Week of Feb. 11-17, 2018
This week we observe St. Valentine's day, a time for celebrating the universal emotion of love. And nowhere is love more represented at this time of year than in the starry heavens.
Ask any stargazer about this and most will mention Venus, sparkling in the western sky at sunset. After all, she is named for the ancient Roman goddess of love and beauty, while the ancient Greeks knew her as Aphrodite and the Babylonians as Ishtar. I'll bet few modern sky watchers would even think to associate romance with the burly hunter Orion, and yet he's the star of our story today.
Stargazers in the Earth's Northern Hemisphere can easily find the outline of his muscular body midway up in the southern sky after dark, while from south of the equator he stands prominently in the north.
Of the several mythological stories we know about Orion, one thing is consistent: He was a real dog. No one enjoyed chasing the ladies more, and he relentlessly pursued all the sisters of the Pleiades, as well as those of the Hyades — none of whom wanted anything to do with him.
After winning the love of the huntress Artemis (goddess of the hunt and the moon), her overly protective brother, Apollo, sent a scorpion to sting and kill Orion, but the plan failed. So Apollo instead tricked Artemis into fatally shooting Orion with an arrow.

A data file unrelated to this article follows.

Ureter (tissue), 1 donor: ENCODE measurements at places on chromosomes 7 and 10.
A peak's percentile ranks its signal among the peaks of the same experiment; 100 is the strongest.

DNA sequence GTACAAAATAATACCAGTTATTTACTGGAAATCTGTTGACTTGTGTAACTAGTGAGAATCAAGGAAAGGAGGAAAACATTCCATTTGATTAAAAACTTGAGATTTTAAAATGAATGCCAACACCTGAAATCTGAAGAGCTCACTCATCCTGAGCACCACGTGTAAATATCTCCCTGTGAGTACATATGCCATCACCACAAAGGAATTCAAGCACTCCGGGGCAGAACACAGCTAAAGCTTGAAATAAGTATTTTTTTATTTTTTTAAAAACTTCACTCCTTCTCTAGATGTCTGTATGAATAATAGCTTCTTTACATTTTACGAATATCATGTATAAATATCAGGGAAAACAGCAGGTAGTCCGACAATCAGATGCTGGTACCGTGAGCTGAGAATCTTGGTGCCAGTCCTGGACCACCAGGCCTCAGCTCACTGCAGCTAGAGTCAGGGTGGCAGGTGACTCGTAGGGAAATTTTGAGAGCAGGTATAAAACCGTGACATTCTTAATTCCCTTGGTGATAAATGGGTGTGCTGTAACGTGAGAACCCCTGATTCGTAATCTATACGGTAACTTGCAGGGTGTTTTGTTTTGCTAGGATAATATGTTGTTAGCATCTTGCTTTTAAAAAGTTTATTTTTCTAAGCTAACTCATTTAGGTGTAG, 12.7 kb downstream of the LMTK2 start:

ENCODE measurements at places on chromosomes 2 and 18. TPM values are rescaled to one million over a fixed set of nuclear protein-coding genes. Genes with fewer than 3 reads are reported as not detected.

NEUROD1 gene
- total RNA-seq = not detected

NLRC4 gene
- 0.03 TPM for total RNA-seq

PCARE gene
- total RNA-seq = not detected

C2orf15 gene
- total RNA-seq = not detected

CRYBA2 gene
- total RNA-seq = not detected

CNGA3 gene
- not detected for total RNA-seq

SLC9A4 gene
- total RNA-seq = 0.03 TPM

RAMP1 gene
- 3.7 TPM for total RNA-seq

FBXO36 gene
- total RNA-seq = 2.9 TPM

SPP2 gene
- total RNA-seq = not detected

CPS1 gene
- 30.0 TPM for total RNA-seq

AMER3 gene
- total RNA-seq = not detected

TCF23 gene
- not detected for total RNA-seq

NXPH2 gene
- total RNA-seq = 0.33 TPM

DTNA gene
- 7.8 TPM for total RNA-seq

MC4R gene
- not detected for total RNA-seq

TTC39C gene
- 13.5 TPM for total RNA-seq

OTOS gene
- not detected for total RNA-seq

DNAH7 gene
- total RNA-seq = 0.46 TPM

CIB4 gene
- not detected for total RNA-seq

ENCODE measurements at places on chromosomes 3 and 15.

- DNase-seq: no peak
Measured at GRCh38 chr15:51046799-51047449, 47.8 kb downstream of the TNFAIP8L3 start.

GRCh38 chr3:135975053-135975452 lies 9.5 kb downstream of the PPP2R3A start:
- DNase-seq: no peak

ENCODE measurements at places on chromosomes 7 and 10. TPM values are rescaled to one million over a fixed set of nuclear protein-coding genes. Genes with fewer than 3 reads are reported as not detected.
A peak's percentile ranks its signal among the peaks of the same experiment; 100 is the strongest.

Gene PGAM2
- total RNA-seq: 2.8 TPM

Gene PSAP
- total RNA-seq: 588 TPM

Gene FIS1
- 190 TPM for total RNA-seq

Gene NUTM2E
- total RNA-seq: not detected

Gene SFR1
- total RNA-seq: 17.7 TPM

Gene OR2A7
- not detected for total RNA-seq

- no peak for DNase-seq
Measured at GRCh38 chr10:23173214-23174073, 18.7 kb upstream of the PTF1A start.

In honor of Orion's great hunting skills, Zeus (known as Jupiter in Roman mythology) placed him prominently in the heavens along with his two hunting dogs, Canis Major and Canis Minor. And in a cruel act of celestial taunting, he also placed there the sisters of the Pleiades and the Hyades — just beyond his reach. To guard Orion for all time, Zeus placed the scorpion (Scorpius) on the opposite side of the sky so that Orion and Artemis could never interact again.
This week, stargazers can find all these characters in the nighttime sky. Orion is outlined by an hourglass shape, its two northernmost stars forming his shoulders while those on the southern end form his knees. In the middle appears a line of three equally bright stars forming his belt, and from it hangs his sword ... or so they tell us.
By following his three belt stars westward you will soon encounter the bright star Aldebaran, the V-shaped Hyades and, eventually, the delicate shimmering Pleiades star cluster. And, at least this Valentine's Day, the light of Jupiter (Zeus in Greek mythology) shines brightly between them, as if watching and protecting them from Orion's eternal lust.
Follow Orion's belt stars in the opposite direction and you'll find Sirius, the brightest star in all the heavens, and a diamond in the collar of his great hunting dog Canis Major. Canis Minor appears as a tiny star grouping to its northeast.
And the scorpion? Well, you won't find him this week; this constellation rises as Orion sets and sets as Orion rises, just as Zeus arranged.
This week, if the sky is clear where you live, bundle up and take your sweetie out for a nice leisurely stroll among the stars. ... What could possibly be more romantic?
Visit Dennis Mammana at www.dennismammana.com. To read features by other Creators Syndicate writers and cartoonists, visit the Creators Syndicate website at www.creators.com.